Bearing these considerations in mind, the Appellate Division reviewed the court’s application of the doctrine of manifest disregard to vacate the award. Manifest disregard, the Appellate Division argued, requires more than a “simple error” or “erroneous interpretation.” Id. at 16. The Appellate Division concluded that the alleged errors identified by the court in the arbitral tribunal’s decision did not amount to the high standard required, and that instead, the court had found the arbitral tribunal’s decision to be in manifest disregard of the law upon an unacceptable second review of the arbitral tribunal’s conclusions of law and facts. Similarly, the Appellate Division rejected the court’s determination that the arbitral tribunal had misinterpreted the procedural history of the arbitration in finding that NutraSweet had waived its breach of contract counterclaims.

These findings confirmed settled case law establishing “that judicial review of arbitration awards is extremely limited … an arbitrator’s award should not be vacated for errors of law and fact committed by the arbitrator and the courts should not assume the role of overseers to mold the award to conform to their sense of justice.” Wien & Malkin v. Helmsley-Spear, 6 N.Y.3d 471, 479 (2006).

The Appellate Division’s decision leaned on the premise that parties who contract to arbitration accept up-front the risk of errors by the panel, as long as it rests on “a barely colorable justification for the outcome reached.” Id. 479-80. As established in the U.S. Supreme Court’s decision in Oxford Health Plans v. Sutter, 569 U.S. 564 (2013), “[t]he potential for … mistakes [by the arbitrators] is the price for agreeing to arbitration.”

Manifest Disregard: A Ground for Annulment Under the FAA?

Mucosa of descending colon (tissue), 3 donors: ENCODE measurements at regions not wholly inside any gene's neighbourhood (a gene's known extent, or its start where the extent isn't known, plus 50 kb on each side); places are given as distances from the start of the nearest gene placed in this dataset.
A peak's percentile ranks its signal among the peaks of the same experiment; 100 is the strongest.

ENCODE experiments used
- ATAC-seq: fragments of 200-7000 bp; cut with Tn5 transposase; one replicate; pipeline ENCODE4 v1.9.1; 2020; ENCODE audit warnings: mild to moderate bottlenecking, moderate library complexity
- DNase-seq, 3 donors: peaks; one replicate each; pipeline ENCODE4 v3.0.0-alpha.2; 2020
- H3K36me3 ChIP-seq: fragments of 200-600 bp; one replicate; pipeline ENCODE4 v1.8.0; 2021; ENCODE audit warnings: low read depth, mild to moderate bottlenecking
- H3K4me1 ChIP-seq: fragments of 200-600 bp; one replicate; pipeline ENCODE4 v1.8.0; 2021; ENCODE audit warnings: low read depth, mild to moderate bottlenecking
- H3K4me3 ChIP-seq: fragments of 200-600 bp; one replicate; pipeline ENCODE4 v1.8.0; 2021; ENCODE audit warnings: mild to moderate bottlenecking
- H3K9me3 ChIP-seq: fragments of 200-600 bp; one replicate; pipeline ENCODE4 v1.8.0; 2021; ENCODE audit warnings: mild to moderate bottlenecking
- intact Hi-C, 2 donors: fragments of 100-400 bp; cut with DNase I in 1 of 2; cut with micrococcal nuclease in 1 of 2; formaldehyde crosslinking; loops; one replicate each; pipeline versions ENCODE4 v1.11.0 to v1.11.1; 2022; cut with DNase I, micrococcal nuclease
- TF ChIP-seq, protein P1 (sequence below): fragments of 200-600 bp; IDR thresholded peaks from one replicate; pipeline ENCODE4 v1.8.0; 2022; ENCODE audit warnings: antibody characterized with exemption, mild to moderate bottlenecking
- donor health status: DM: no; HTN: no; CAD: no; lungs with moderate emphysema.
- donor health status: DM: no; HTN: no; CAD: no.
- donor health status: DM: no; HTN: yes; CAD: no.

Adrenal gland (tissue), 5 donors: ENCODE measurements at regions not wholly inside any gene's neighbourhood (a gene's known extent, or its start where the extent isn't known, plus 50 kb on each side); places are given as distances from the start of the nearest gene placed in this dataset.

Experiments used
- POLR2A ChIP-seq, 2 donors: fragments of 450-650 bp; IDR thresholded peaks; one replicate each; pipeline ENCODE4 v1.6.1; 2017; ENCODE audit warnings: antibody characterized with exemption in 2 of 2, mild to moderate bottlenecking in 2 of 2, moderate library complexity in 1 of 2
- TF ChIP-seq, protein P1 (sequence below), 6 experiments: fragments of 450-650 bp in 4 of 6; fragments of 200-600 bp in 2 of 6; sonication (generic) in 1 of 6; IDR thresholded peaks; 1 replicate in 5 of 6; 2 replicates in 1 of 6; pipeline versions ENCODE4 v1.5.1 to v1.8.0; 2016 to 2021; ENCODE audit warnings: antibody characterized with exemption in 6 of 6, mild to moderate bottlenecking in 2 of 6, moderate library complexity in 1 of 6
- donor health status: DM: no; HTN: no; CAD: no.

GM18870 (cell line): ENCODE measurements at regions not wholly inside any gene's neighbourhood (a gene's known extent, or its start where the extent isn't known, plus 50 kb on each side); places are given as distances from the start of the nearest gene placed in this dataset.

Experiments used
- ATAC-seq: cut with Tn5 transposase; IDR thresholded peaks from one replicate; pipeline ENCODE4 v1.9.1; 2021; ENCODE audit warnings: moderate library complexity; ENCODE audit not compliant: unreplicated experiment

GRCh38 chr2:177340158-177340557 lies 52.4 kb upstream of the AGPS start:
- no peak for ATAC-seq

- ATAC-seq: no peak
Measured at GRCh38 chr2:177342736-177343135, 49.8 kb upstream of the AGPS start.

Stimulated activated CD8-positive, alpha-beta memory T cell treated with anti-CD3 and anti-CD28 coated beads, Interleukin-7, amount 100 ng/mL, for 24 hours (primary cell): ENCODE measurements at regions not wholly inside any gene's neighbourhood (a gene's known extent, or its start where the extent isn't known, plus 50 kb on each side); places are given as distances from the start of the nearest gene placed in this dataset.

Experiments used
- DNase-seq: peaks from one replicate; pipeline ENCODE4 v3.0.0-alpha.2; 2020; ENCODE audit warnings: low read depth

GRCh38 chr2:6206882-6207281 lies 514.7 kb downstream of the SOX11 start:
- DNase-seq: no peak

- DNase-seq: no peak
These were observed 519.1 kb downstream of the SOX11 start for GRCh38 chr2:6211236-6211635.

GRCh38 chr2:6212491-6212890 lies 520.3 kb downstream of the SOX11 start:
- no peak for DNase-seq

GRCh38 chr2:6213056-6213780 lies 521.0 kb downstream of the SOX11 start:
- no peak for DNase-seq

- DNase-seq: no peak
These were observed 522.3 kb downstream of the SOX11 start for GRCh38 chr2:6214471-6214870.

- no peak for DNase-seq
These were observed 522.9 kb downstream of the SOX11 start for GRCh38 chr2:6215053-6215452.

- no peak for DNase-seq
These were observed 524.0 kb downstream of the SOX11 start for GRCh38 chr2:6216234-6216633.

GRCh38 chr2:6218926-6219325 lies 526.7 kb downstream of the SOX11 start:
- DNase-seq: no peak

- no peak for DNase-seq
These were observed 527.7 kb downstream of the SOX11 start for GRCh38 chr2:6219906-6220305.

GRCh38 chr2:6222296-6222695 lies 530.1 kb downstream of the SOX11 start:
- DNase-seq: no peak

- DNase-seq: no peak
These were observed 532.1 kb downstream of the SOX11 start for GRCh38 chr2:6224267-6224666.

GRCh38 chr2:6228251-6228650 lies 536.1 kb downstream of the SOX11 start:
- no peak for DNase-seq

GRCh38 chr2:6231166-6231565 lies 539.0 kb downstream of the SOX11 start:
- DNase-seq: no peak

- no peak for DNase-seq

The recognition and enforcement of international arbitration awards, such as the award in Daesang, is generally governed by the Convention on the Enforcement and Recognition of Foreign Awards (NY Convention), when enforcement is sought in a State member to the NY Convention (the United States is a member). The NY Convention, however, only governs the recognition and enforcement of awards, and not their annulment, which is governed by the laws of the seat of arbitration (i.e., where the award was made). When an award is made in the United States, as was the award in Daesang, the FAA provides the grounds for annulment.

Section 10 of the FAA lists the grounds on which a court can vacate an award, which include where (1) the award was procured by corruption, fraud, or undue means; (2) there was evident partiality or corruption in the arbitrators; (3) the arbitrators were guilty of misconduct or misbehavior that prejudiced any party; or (4) exceeded their powers. These grounds do not expressly include “manifest disregard of the law.”

The doctrine of manifest disregard had traditionally been (very rarely) used as a ground of last resort to vacate an award, “where none of the provisions of the FAA apply,”, in line with the strong policy in favor of giving “extreme deference to arbitrators.” Wien & Malkin, 6 N.Y.3d at 480 (internal citations omitted). The U.S. Supreme Court, in Hall Street Associates v. Mattel, 552 U.S. 576 (2008), later held that the narrow grounds for vacatur in the FAA cannot be expanded and that courts may not review arbitration awards for errors of law. Following this stance, the Second Circuit clarified that the manifest disregard doctrine is not a separate, additional ground, but rather a “judicial gloss” on the FAA’s specific grounds for vacatur. Stolt-Nielsen SA v. AnimalFeeds Intl., 548 F.3d 85, 94 (2d Cir 2008), rev’d on other grounds 559 U.S. 662 (2010).

These and other recent decisions therefore demonstrate that whether the doctrine of manifest disregard of the law can be held to be a separate ground for vacatur or an interpretation of the limited grounds established in the FAA, this doctrine cannot be used as an excuse for a court to do a de novo review of an arbitrator’s findings of law and facts.


The Appellate Division’s decision in Daesang ratifies the extremely limited application of the manifest disregard of the law doctrine to vacate an award. Moreover, this decision is significant as it reaffirms the long-standing policy that courts owe great deference to arbitrators, which the lower court had questioned by extending its review to questions of facts and law, vacating a substantial part of the arbitral award ultimately because it did not agree with the arbitral tribunal’s decisions.

Together with the recent U.S. Supreme Court’s decision in Schein, this recent precedent continues to confirm the long-established and strong federal policy in favor of arbitration.